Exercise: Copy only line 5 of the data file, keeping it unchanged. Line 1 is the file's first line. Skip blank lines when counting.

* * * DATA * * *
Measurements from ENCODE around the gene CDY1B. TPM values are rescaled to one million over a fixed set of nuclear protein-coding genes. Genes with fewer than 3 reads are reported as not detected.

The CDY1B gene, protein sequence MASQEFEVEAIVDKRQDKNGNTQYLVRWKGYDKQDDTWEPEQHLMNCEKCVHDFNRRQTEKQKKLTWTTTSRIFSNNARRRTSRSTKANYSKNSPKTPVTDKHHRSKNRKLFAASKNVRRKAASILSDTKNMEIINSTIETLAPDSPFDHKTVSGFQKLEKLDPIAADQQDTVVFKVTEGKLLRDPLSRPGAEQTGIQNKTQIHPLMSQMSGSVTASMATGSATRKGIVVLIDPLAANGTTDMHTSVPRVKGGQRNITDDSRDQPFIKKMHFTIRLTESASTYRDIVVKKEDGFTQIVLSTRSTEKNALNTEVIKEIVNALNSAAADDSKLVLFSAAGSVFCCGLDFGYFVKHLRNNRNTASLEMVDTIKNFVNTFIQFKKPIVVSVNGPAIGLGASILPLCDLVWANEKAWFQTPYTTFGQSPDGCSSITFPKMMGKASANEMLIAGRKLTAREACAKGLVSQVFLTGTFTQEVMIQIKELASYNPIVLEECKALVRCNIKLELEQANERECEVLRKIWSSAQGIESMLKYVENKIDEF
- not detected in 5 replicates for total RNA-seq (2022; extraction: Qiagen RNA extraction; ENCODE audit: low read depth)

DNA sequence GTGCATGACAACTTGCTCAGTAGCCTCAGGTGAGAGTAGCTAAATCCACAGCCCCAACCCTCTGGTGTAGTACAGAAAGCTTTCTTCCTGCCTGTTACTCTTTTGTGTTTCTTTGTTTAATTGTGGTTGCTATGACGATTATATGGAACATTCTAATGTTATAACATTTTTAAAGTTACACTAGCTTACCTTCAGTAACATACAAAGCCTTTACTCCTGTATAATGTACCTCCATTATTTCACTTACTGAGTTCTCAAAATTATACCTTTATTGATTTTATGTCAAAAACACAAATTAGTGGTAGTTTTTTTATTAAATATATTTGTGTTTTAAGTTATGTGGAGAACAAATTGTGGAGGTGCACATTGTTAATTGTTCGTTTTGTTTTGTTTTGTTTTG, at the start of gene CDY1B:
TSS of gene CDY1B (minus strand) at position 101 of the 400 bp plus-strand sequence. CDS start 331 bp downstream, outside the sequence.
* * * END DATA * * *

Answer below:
TSS of gene CDY1B (minus strand) at position 101 of the 400 bp plus-strand sequence. CDS start 331 bp downstream, outside the sequence.